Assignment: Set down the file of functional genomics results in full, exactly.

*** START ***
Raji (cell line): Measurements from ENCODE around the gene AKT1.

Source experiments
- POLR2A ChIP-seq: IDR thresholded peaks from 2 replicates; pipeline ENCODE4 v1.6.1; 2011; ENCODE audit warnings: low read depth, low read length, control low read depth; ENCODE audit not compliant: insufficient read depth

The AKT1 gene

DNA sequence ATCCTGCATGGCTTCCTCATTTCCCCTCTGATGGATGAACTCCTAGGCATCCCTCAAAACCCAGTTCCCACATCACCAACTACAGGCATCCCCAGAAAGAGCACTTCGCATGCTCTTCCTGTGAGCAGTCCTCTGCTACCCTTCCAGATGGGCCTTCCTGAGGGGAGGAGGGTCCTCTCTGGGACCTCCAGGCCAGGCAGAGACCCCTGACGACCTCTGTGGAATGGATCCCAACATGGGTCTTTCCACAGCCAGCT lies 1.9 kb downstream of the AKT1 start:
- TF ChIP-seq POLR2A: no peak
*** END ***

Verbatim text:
Raji (cell line): Measurements from ENCODE around the gene AKT1.

Source experiments
- POLR2A ChIP-seq: IDR thresholded peaks from 2 replicates; pipeline ENCODE4 v1.6.1; 2011; ENCODE audit warnings: low read depth, low read length, control low read depth; ENCODE audit not compliant: insufficient read depth

The AKT1 gene

DNA sequence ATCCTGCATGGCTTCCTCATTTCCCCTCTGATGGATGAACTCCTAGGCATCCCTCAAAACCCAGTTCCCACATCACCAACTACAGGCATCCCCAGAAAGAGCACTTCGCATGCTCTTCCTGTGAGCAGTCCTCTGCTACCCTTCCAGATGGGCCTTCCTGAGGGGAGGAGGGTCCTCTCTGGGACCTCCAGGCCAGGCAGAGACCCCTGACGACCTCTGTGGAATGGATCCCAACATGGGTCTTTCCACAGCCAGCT lies 1.9 kb downstream of the AKT1 start:
- TF ChIP-seq POLR2A: no peak